An environmental study to look at soil composition and determine if there are soil contaminants was approved for the Knapp Street housing development project. The Chetek Common Council voted to approve the measure on Jan. 14.

It is the latest step in the city’s long-term plan to have 39 acres of land, southeast of the intersection of Knapp and 15th Street, developed into residential housing. Citing a shortage of affordable single-family homes, twin homes and rentals, city leaders purchased the property from Jennie-O in June 2018. The property was a former turkey farm.

The idea was to develop it into affordable housing—not low-income—that could attract new residents and help ease the workforce shortage.

But a year and a half later, many questions and challenges in attracting developers have slowed down progress on the project.

The Chetek Plan Commission requested an engineering firm be hired to start the first steps of the development project. Advanced Engineering Concepts, of Eau Claire, had presented an engineering, platting and construction management plan, at a cost of no more than $116,000.

The environmental study is one small part of AEC’s plan, and approved á la carte, by the council.

Lengthy discussion

For nearly an hour, the council discussed how to start the development project and what costs might be incurred or avoided.

Council member Earl Grover, Ward 2, asked if there were any underground tanks on the property. He said he had heard from residents tanks once existed. He was concerned about contaminated soil at the former turkey farm.

Public Works Director Dan Knapp said he has looked at Department of Natural Resources listings and had found no records of underground tanks. Knapp and Mayor Jeff Martin noted that an environmental study was included in AEC’s plan. Knapp noted the environmental study is required before any platting or engineering work begins.

“We need to be very cautious and careful and make sure we don’t rush into something immediately; until we know for sure we don’t have these contaminants,” Grover said.

Council member Terry Hight, Ward 3, asked if the environmental study could be approved alone, before approving other parts of AEC’s plan. Grover agreed that would be a good idea.

Grover asked if there would be an open forum for residents. Martin interjected that it was still an idea and not a solid enough of a project to present for a public forum.

Hight felt there were still too many questions to justify spending more money on the development.

“Have we exhausted our search for developers?” Hight asked. “We’ve only talked to one developer and seemed to take his advice like gold.”

The decision to buy the property had come before his time on the council, but Hight said he felt the city had been talked into this idea by an engineering firm that was no longer involved with the project. Not enough due diligence had been done, he said.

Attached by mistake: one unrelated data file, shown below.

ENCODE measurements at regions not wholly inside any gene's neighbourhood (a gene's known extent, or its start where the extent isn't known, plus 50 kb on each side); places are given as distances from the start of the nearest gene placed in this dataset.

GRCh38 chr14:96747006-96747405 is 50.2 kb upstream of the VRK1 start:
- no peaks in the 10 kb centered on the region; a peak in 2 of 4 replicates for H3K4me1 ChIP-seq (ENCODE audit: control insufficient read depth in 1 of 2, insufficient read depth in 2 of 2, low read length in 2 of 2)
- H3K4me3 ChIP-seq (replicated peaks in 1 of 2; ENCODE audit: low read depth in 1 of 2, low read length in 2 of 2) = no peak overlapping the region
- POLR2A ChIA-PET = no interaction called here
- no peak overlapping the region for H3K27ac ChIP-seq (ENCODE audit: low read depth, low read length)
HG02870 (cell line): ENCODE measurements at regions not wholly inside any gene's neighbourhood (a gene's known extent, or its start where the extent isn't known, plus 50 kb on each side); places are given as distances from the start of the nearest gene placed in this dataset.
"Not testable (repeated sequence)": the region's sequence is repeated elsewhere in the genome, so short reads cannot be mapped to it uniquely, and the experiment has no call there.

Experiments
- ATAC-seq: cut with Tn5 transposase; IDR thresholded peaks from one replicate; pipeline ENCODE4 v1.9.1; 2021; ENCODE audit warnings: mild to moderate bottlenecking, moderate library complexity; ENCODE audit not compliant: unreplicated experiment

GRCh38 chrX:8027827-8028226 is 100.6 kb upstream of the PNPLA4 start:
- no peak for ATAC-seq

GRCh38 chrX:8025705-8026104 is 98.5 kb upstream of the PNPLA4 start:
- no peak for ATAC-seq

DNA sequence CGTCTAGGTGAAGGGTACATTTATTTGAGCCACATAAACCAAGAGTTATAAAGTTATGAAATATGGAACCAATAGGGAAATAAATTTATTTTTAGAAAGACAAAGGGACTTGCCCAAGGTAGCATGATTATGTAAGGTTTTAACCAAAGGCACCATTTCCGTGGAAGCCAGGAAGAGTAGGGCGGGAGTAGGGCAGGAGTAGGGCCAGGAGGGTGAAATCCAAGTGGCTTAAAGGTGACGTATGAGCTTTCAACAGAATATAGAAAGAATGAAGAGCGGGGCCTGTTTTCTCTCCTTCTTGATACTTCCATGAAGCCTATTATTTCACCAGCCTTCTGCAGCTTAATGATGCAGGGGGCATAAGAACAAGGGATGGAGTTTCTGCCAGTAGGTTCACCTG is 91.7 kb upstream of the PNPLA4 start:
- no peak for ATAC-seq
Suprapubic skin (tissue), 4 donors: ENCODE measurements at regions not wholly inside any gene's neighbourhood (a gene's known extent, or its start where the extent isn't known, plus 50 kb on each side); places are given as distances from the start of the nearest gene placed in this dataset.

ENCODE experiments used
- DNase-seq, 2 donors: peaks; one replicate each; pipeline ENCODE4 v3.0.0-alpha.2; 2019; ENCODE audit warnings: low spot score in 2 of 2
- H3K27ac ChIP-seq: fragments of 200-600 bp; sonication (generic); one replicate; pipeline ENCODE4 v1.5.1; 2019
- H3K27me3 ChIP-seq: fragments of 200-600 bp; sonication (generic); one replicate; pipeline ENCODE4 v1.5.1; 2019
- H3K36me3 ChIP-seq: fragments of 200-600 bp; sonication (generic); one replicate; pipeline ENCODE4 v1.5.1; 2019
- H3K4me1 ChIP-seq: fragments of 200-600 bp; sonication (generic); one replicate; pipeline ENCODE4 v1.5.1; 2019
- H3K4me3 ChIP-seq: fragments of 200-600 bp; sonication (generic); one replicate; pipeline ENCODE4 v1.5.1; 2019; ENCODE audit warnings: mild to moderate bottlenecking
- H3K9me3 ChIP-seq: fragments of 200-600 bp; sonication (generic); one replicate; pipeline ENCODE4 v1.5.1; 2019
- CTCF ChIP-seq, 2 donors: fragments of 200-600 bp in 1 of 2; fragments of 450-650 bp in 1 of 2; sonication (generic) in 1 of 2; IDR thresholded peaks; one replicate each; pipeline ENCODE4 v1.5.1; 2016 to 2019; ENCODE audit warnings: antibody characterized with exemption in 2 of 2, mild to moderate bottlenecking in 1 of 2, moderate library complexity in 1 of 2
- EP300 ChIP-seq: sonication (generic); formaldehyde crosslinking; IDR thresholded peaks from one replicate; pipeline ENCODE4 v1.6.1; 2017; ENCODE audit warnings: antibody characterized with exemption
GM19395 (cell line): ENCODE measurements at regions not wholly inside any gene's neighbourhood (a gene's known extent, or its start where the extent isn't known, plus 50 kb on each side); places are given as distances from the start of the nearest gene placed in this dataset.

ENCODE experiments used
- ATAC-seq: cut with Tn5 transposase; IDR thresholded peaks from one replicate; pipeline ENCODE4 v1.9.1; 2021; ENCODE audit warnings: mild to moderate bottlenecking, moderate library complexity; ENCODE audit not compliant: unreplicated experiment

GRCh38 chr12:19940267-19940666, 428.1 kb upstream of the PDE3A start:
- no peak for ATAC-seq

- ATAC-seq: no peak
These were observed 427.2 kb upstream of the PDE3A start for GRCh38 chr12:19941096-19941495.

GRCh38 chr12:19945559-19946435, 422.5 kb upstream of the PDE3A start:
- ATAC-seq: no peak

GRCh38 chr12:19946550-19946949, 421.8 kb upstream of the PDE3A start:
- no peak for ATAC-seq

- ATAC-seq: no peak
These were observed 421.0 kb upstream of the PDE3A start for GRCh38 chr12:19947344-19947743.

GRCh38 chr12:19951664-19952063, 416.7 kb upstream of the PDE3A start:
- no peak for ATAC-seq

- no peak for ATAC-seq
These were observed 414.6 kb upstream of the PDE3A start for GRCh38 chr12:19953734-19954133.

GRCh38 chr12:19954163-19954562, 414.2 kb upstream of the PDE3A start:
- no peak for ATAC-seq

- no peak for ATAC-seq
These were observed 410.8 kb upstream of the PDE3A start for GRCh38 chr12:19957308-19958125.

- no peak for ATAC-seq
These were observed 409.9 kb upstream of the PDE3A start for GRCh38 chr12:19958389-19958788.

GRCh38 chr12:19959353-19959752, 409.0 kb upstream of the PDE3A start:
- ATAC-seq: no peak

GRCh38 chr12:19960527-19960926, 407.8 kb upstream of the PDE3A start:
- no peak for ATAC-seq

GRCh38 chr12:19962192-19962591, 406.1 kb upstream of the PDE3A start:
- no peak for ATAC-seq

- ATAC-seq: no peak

Martin countered that hiring services from AEC was a part of answering the unknown questions and the project intended to tackle the affordable housing shortage—a well documented problem for Barron County.

“There was [39] acres that Jennie-O wasn’t going to sell to anyone but us,” Martin said. “We had the money. We bought the property with the hope of a future development. We’re trying to address a need.”

Hight said it was unconventional. “You’re hard-pressed to find another municipally that has put itself in a position of being a developer,” Hight said. He and Grover said other developers should be sought.

Given the market and area Chetek is in, a large developer isn’t going to come in and start the whole project on their own, said City Clerk/Treasurer Carmen Newman. Council member Mark Edwards, Ward 4, also agreed.

But the city could start the development using funds from a recently closed tax incremental district, Newman said. It was a low-risk project that avoided burdening taxpayers or the city utility rates.

Hight said he felt the use of the TID funds for this development was unfair to existing residents, who would see no direct benefit from it. It also put the city at competition with local developers. The money and could be better put to other uses, he said.

Newman noted that each part of AEC’s plan needs council approval, meaning it has the authority to control spending at each step.

Edwards noted the city had already made the investment in the property. The environmental study was the first step, and if the city needed to stop the project at some later point, it still could. Grover agreed, but was concerned about potential hidden and ballooning costs.

Hight said he thought the question of attracting a developer could have been answered before the property was purchased by the city and money was spent.

“The way I see it, the 39 acres are probably not going to be developed out before the TID [ends in 20 years],” Hight said.

Council member Scott Bachowski, Ward 1, noted a developer in Rice Lake was not interested in Chetek.

“He told us, you’re not going to find a developer to come in here,” Bachowski said.

Instead, Bachowski said local builders could potentially piecemeal the project—a few homes at a time. When sold, they would add to the city’s tax base, he noted.

While questions still plagued the council, members concluded that the environmental study could move forward, alone.

The study was approved unanimously after a motion by Edwards and second by Grover.

(1) comment


Actually what I said was the homes there would add to the city's tax base, which increases our assessed value which then lowers existing resident's tax commitment as shown in our latest tax statements. The city property tax decreased for our residents.

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